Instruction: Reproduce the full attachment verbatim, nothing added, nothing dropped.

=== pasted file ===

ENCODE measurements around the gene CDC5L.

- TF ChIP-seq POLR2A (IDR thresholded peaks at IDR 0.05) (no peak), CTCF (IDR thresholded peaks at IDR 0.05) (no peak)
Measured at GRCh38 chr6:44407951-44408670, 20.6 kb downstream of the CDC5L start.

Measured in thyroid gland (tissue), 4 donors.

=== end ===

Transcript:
ENCODE measurements around the gene CDC5L.

- TF ChIP-seq POLR2A (IDR thresholded peaks at IDR 0.05) (no peak), CTCF (IDR thresholded peaks at IDR 0.05) (no peak)
Measured at GRCh38 chr6:44407951-44408670, 20.6 kb downstream of the CDC5L start.

Measured in thyroid gland (tissue), 4 donors.